If Quita truly had bitten her tongue to the degree that she was continuing to seep blood several hours later, I thought I might need to repair that laceration. I used gloves and a mask because I was getting right up into her face, and used the rarely used otoscope to take a peek in her nostrils where I saw some friable and ulcerating but not hemorrhaging lesions that I suspected might be the damage inflicted by pouring hot liquid in her nose. I removed the tongue depressor and the blood clots from her mouth, but found no lacerations—only more rounded lesions on the mucous membranes of her mouth: dental ridges, upper posterior palate, and buccal surfaces. A very small number of these were oozing, but most of them did not appear to be actively bleeding. We covered her for bacterial sepsis and cerebral malaria.

Later that afternoon, Quita went into respiratory distress and began to bleed more copiously from the lesions in her mouth. We tried nasal cannula and face mask support, but eventually also had to insert an oral airway and repeatedly clear the blood from her mouth. She received short-term manual positive pressure ventilation more than once, but as there are no ventilators in our institution, intubation was not an option. We ordered fluids and blood for her evolving shock. Certainly, at this point, we strongly suspected Lassa fever, and ordered Lassa (and Ebola) testing and isolation, but she died before the positive result was available or the transfer could be completed.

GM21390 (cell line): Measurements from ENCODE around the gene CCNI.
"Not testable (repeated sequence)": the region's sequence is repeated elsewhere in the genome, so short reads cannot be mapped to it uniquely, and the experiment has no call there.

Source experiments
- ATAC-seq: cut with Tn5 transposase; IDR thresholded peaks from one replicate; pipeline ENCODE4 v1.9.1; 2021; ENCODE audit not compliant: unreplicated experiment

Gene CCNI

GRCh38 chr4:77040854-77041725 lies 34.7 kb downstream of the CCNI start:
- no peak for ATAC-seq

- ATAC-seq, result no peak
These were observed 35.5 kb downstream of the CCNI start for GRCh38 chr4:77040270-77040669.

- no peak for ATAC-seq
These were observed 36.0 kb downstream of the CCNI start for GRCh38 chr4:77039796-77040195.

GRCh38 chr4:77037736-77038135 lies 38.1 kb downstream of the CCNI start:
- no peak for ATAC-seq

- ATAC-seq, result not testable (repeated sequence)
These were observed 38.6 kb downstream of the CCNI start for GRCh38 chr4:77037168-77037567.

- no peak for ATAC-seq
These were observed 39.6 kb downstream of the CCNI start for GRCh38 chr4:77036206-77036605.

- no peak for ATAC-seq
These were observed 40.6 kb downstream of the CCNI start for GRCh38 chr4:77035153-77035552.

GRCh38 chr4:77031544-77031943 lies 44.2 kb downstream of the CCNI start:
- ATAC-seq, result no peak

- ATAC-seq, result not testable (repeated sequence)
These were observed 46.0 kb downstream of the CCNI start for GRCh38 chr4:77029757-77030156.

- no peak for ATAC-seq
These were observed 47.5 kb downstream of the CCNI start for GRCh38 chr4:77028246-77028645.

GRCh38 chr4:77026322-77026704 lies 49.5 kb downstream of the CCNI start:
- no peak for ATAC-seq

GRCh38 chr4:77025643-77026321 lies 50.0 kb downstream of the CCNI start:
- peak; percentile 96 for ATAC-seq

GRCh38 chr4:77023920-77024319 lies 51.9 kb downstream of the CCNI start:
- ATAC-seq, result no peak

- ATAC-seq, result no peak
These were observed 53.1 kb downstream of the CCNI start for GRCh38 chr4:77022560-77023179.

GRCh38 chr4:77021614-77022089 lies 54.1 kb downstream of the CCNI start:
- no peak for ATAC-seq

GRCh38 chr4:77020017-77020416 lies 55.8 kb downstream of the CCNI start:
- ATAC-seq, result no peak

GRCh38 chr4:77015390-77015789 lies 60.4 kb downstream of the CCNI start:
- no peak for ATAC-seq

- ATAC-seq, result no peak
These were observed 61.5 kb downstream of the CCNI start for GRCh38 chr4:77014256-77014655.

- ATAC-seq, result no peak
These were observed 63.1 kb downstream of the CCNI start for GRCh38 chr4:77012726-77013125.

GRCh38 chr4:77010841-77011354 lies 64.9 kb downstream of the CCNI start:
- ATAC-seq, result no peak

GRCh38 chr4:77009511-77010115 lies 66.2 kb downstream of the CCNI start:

Both children spent more than 12 hours in our regular wards, where beds are not quite three feet apart and caregiving parents share space throughout. Quita’s case raised more alarm because of the bleeding and the clearly bloody resuscitation. Some patients do present with or develop the hemorrhagic symptoms—an IV that bleeds or a random glucose measurement prick that will not clot. Infants with these symptoms frequently die before testing. Although we are almost certainly missing a large number of cases, no set of symptoms is specific to Lassa fever. Cerebral malaria is more common. Cough and retrosternal pain are associated symptoms, but our hospital treats many cases of respiratory illness each day, without a strong suspicion of Lassa.